Sample size calculation

The primary study objective is to evaluate the effect of prophylactic haloperidol compared to placebo for the incidence of in-hospital delirium within seven days of start of the study intervention. Based on previous studies, we expect the incidence of delirium in our target patient population currently to be 20%. Aiming for an absolute reduction of 10% in the haloperidol intervention group, with the significance level set at 5%, inclusion of n = 195 patients per study arm (390 patients in total) will give us a power of 80% to detect differences with a two-sided alpha of 0.05.


For the data analysis IBM SPSS Statistics 20 will be used. Clinical trial data will be primarily registered in paper case report forms and later transcribed into the electronic data capture system of OpenClinica, open source clinical trail software. The primary analysis is aimed at evaluation of the primary outcome of this study: the incidence of in-hospital delirium according to the DSM-IV criteria in older at-risk patients aged 70 years or over who are acutely admitted through the ED for a general medicine or surgical specialty within seven days of initiation of the study intervention. Data from all randomised patients will be analysed according to the Intention-to-treat principal. The primary outcome delirium incidence is considered a binary outcome, present or absent. Patients who for example leave the hospital (or die in-hospital) within seven days of start of the study intervention without experiencing delirium will be regarded negative on the primary outcome. Patients who do not complete the intervention will be monitored during their in-hospital stay for occurrence of delirium. The number of patients diagnosed with delirium at least once in the seven days following initiation of the study intervention will be calculated for both the haloperidol and placebo group, and subsequently this number is divided by the total amount of patients assigned to the matching group, reflecting in-hospital delirium incidence ratio within seven days of initiation of the study intervention. Pearson’s chi-squared test will be used to compare this number between the two groups. Continuous normally distributed data including patient demographic data will be tested with Student’s t test. The Mann–Whitney U test is used for comparison of non-normal distributed data such as secondary outcome measures concerning efficacy of prophylactic haloperidol treatment. Log rank test will be used to establish the time to (first) delirium diagnosis (number of delirium-free days), which will be compared between groups. Adverse events in both groups will be globally described. Kaplan-Meier estimates will be used to display survival probability within 6 months after hospital discharge for patients with and without diagnosed in-hospital delirium.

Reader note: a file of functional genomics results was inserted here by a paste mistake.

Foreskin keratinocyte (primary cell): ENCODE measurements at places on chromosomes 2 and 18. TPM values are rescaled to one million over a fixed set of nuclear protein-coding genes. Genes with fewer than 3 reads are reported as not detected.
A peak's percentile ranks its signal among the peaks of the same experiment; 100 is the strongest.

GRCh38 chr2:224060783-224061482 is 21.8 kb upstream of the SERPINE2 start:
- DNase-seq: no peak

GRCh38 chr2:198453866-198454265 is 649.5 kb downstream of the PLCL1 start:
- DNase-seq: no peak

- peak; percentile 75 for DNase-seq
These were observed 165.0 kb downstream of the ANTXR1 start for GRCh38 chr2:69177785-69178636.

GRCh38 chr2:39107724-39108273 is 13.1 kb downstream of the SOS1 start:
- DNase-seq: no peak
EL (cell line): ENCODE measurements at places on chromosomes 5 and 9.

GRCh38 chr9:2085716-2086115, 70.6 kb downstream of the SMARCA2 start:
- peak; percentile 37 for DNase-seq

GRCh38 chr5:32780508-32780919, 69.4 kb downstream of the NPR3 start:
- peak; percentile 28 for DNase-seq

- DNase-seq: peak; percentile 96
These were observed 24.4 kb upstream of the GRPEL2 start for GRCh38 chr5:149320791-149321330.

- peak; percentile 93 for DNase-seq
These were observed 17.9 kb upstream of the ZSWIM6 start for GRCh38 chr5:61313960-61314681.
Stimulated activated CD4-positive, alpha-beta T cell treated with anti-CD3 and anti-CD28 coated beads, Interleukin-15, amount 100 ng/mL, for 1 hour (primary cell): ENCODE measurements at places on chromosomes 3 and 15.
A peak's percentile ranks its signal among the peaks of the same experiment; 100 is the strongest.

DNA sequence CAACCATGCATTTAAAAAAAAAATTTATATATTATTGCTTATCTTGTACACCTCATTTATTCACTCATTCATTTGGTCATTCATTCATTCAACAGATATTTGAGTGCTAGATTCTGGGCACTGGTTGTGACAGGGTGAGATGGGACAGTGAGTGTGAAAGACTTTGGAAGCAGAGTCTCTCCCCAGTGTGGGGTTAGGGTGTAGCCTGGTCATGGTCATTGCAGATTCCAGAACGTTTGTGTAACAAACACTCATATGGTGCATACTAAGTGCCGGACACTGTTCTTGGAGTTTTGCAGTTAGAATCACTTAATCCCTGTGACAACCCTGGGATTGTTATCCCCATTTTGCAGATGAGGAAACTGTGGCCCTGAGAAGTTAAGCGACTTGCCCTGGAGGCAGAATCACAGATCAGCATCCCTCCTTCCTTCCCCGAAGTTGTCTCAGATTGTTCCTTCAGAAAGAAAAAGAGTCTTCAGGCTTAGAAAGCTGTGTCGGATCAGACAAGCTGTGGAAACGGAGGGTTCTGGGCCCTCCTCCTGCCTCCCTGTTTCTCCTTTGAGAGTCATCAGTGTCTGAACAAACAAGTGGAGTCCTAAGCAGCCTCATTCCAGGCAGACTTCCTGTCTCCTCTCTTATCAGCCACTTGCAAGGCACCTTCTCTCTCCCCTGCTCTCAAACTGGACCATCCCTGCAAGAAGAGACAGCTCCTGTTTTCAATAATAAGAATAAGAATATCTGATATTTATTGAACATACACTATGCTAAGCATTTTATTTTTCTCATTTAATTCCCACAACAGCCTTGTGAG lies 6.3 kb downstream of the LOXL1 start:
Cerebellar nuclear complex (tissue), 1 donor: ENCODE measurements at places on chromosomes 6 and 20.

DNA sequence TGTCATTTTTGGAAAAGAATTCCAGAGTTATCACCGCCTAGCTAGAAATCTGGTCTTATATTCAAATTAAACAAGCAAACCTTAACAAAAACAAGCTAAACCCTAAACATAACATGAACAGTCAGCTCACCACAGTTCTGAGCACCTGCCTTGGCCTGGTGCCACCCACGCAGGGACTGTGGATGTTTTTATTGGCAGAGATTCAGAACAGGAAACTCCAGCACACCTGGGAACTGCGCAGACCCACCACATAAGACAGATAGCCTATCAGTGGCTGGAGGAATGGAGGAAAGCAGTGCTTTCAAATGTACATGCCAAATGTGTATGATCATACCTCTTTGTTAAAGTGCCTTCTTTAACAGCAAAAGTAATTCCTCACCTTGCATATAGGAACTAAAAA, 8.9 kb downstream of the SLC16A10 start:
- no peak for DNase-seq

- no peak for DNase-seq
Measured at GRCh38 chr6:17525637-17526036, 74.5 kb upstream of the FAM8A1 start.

This stratified randomised, placebo-controlled, double-blind clinical trial studies the efficacy and safety of haloperidol prophylaxis for prevention of delirium in older at-risk patients aged 70 years or over who are acutely admitted to the hospital through the ED for general medicine or surgical specialties, because generalisability of existing study results from well-designed RCTs in this field are limited to postoperative (mainly elective) hip-surgery [14] and ICU patients [13].